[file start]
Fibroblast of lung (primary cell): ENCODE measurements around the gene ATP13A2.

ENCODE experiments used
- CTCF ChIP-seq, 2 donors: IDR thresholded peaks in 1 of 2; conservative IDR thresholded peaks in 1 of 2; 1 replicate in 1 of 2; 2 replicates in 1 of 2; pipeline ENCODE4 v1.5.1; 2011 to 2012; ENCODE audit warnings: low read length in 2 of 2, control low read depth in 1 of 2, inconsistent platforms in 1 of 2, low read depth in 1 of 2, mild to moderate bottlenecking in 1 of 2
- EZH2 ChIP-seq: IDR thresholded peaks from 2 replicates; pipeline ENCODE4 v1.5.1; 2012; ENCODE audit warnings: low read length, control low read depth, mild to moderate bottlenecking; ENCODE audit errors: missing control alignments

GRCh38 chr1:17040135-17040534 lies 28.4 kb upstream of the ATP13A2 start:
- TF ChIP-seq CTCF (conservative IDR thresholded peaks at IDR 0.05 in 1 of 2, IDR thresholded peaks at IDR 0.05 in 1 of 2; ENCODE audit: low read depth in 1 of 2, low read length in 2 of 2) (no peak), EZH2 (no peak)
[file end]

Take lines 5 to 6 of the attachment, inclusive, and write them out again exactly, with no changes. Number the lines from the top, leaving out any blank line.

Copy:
GRCh38 chr1:17040135-17040534 lies 28.4 kb upstream of the ATP13A2 start:
- TF ChIP-seq CTCF (conservative IDR thresholded peaks at IDR 0.05 in 1 of 2, IDR thresholded peaks at IDR 0.05 in 1 of 2; ENCODE audit: low read depth in 1 of 2, low read length in 2 of 2) (no peak), EZH2 (no peak)